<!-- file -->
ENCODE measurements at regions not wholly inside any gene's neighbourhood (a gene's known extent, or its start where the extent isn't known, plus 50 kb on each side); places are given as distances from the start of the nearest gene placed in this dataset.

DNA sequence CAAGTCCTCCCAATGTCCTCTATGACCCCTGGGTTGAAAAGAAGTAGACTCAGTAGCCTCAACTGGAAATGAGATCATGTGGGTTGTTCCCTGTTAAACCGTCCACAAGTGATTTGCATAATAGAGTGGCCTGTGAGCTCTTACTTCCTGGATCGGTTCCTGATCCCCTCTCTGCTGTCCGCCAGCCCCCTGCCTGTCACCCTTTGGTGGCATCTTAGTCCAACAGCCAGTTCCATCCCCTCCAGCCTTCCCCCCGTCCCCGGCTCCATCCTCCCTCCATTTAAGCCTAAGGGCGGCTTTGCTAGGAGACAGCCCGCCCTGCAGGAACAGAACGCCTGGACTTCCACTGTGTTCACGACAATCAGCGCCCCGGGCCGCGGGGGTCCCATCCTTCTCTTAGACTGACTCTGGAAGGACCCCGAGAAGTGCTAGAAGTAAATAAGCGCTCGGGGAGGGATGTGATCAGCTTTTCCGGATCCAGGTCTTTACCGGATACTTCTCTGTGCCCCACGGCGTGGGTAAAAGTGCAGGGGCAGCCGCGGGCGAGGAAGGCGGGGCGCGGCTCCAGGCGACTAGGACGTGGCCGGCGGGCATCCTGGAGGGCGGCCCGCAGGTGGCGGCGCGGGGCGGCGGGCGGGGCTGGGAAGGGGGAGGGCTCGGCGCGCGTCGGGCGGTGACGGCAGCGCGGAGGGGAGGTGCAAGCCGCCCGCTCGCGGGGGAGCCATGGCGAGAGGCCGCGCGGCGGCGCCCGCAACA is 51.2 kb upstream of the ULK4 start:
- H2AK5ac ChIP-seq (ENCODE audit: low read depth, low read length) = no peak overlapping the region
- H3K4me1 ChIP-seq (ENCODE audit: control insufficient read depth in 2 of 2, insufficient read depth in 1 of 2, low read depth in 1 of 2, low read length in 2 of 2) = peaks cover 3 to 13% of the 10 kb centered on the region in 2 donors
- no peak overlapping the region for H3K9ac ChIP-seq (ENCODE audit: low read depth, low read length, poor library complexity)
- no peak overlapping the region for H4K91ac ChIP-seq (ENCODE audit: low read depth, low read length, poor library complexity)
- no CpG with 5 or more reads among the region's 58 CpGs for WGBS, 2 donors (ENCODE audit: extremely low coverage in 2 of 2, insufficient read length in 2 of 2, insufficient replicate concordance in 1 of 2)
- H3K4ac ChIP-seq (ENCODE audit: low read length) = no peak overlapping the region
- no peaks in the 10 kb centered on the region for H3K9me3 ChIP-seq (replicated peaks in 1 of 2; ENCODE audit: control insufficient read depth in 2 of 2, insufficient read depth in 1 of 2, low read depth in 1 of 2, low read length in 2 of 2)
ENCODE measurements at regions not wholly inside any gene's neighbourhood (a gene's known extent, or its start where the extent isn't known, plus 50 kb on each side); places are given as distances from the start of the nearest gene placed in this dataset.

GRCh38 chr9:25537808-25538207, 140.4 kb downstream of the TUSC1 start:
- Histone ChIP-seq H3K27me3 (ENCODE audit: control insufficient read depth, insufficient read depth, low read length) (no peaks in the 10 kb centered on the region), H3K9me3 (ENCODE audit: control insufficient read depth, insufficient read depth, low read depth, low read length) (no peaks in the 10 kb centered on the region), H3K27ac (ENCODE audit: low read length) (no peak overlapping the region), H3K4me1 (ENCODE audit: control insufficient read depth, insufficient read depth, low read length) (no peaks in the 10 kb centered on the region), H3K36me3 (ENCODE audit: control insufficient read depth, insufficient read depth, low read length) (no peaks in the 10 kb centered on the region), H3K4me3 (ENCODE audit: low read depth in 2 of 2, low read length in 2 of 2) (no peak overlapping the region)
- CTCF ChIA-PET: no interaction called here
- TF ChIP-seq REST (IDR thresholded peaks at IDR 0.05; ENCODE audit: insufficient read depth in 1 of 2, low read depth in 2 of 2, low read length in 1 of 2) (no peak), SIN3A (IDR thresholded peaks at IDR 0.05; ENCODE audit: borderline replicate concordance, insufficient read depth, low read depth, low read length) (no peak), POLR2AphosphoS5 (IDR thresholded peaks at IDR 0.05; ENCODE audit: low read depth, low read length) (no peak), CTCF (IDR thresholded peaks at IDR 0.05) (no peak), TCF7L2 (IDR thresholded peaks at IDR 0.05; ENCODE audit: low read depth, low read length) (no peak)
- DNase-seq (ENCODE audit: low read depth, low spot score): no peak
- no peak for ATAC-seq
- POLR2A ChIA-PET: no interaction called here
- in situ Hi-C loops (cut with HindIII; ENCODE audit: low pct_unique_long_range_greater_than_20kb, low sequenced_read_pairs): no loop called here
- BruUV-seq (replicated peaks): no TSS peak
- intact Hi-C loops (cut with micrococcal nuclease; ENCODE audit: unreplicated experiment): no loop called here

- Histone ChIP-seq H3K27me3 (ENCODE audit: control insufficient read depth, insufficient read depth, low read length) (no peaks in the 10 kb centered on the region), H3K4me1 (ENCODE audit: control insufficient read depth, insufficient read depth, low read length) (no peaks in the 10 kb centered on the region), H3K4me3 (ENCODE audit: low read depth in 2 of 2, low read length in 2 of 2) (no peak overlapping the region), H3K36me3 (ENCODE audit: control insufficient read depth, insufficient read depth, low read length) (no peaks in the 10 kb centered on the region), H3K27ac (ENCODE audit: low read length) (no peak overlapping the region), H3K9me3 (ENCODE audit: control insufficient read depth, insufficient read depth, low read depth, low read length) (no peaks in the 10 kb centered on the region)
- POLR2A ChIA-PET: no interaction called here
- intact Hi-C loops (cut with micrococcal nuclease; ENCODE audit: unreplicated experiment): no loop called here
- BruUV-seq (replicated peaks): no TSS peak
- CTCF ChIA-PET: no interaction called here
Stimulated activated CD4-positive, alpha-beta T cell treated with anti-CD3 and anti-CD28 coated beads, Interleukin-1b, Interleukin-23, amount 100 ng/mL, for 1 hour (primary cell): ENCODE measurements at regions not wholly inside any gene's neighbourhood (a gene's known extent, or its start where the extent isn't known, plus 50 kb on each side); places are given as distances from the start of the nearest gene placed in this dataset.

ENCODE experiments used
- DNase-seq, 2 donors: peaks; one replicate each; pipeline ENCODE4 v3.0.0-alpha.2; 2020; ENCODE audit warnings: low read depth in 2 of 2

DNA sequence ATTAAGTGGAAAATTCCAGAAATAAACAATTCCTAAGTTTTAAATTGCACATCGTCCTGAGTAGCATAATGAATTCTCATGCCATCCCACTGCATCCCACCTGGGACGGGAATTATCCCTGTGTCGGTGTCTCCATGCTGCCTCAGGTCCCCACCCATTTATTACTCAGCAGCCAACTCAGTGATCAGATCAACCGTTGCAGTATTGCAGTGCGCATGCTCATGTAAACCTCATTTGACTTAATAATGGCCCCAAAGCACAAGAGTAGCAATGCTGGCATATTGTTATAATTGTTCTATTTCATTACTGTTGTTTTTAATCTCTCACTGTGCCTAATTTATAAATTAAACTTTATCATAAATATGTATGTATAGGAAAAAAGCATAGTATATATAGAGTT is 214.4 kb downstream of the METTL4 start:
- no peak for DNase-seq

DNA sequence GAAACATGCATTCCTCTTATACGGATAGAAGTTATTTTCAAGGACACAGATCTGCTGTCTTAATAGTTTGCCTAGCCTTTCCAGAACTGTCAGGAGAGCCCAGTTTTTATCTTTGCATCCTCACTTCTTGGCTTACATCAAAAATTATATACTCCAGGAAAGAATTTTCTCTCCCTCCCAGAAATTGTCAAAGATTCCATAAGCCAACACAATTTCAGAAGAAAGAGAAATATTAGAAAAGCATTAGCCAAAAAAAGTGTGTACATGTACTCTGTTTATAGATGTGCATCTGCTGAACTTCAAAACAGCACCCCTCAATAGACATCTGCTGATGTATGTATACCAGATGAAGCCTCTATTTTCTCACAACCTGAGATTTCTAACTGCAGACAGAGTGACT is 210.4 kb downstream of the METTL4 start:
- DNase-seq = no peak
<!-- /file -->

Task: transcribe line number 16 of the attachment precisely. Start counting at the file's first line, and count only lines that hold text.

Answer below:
- no peak for ATAC-seq